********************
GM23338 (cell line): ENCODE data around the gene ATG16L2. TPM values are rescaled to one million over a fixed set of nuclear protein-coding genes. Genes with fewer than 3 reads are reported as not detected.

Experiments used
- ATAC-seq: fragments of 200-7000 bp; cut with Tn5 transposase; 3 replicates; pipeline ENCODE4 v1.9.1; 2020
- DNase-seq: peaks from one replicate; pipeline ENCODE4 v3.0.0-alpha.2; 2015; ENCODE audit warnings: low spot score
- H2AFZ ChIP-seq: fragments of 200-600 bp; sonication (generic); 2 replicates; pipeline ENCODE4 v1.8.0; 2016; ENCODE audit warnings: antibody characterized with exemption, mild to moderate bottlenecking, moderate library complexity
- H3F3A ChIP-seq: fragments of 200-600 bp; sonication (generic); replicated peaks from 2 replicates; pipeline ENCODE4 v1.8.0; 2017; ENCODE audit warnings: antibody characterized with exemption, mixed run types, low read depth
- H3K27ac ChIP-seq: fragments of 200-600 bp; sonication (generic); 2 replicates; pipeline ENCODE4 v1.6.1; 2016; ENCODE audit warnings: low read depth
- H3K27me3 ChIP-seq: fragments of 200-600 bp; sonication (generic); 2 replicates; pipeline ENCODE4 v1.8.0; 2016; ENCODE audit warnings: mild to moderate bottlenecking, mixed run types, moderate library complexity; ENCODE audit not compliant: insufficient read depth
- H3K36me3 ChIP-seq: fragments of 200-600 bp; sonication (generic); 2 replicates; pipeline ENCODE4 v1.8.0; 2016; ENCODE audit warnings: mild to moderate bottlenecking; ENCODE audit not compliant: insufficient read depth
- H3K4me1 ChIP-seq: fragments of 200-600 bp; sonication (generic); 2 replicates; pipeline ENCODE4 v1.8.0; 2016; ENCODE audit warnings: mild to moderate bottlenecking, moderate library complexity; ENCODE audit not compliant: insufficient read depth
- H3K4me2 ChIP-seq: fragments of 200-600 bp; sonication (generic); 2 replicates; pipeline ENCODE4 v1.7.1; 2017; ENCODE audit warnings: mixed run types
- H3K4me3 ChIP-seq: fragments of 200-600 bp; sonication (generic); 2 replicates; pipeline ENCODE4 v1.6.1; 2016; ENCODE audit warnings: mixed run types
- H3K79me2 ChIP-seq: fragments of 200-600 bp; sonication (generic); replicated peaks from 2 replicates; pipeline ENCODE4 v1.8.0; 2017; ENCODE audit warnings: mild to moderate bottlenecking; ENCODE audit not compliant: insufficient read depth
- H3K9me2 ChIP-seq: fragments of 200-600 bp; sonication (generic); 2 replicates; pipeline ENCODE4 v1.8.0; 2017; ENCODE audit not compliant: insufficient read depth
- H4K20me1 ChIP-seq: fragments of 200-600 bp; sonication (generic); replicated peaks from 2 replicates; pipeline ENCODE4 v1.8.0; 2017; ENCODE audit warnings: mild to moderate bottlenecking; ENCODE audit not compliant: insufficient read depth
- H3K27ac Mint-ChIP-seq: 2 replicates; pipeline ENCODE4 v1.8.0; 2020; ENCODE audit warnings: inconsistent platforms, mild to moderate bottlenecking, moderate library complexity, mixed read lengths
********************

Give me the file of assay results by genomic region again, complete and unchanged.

GM23338 (cell line): ENCODE data around the gene ATG16L2. TPM values are rescaled to one million over a fixed set of nuclear protein-coding genes. Genes with fewer than 3 reads are reported as not detected.

Experiments used
- ATAC-seq: fragments of 200-7000 bp; cut with Tn5 transposase; 3 replicates; pipeline ENCODE4 v1.9.1; 2020
- DNase-seq: peaks from one replicate; pipeline ENCODE4 v3.0.0-alpha.2; 2015; ENCODE audit warnings: low spot score
- H2AFZ ChIP-seq: fragments of 200-600 bp; sonication (generic); 2 replicates; pipeline ENCODE4 v1.8.0; 2016; ENCODE audit warnings: antibody characterized with exemption, mild to moderate bottlenecking, moderate library complexity
- H3F3A ChIP-seq: fragments of 200-600 bp; sonication (generic); replicated peaks from 2 replicates; pipeline ENCODE4 v1.8.0; 2017; ENCODE audit warnings: antibody characterized with exemption, mixed run types, low read depth
- H3K27ac ChIP-seq: fragments of 200-600 bp; sonication (generic); 2 replicates; pipeline ENCODE4 v1.6.1; 2016; ENCODE audit warnings: low read depth
- H3K27me3 ChIP-seq: fragments of 200-600 bp; sonication (generic); 2 replicates; pipeline ENCODE4 v1.8.0; 2016; ENCODE audit warnings: mild to moderate bottlenecking, mixed run types, moderate library complexity; ENCODE audit not compliant: insufficient read depth
- H3K36me3 ChIP-seq: fragments of 200-600 bp; sonication (generic); 2 replicates; pipeline ENCODE4 v1.8.0; 2016; ENCODE audit warnings: mild to moderate bottlenecking; ENCODE audit not compliant: insufficient read depth
- H3K4me1 ChIP-seq: fragments of 200-600 bp; sonication (generic); 2 replicates; pipeline ENCODE4 v1.8.0; 2016; ENCODE audit warnings: mild to moderate bottlenecking, moderate library complexity; ENCODE audit not compliant: insufficient read depth
- H3K4me2 ChIP-seq: fragments of 200-600 bp; sonication (generic); 2 replicates; pipeline ENCODE4 v1.7.1; 2017; ENCODE audit warnings: mixed run types
- H3K4me3 ChIP-seq: fragments of 200-600 bp; sonication (generic); 2 replicates; pipeline ENCODE4 v1.6.1; 2016; ENCODE audit warnings: mixed run types
- H3K79me2 ChIP-seq: fragments of 200-600 bp; sonication (generic); replicated peaks from 2 replicates; pipeline ENCODE4 v1.8.0; 2017; ENCODE audit warnings: mild to moderate bottlenecking; ENCODE audit not compliant: insufficient read depth
- H3K9me2 ChIP-seq: fragments of 200-600 bp; sonication (generic); 2 replicates; pipeline ENCODE4 v1.8.0; 2017; ENCODE audit not compliant: insufficient read depth
- H4K20me1 ChIP-seq: fragments of 200-600 bp; sonication (generic); replicated peaks from 2 replicates; pipeline ENCODE4 v1.8.0; 2017; ENCODE audit warnings: mild to moderate bottlenecking; ENCODE audit not compliant: insufficient read depth
- H3K27ac Mint-ChIP-seq: 2 replicates; pipeline ENCODE4 v1.8.0; 2020; ENCODE audit warnings: inconsistent platforms, mild to moderate bottlenecking, moderate library complexity, mixed read lengths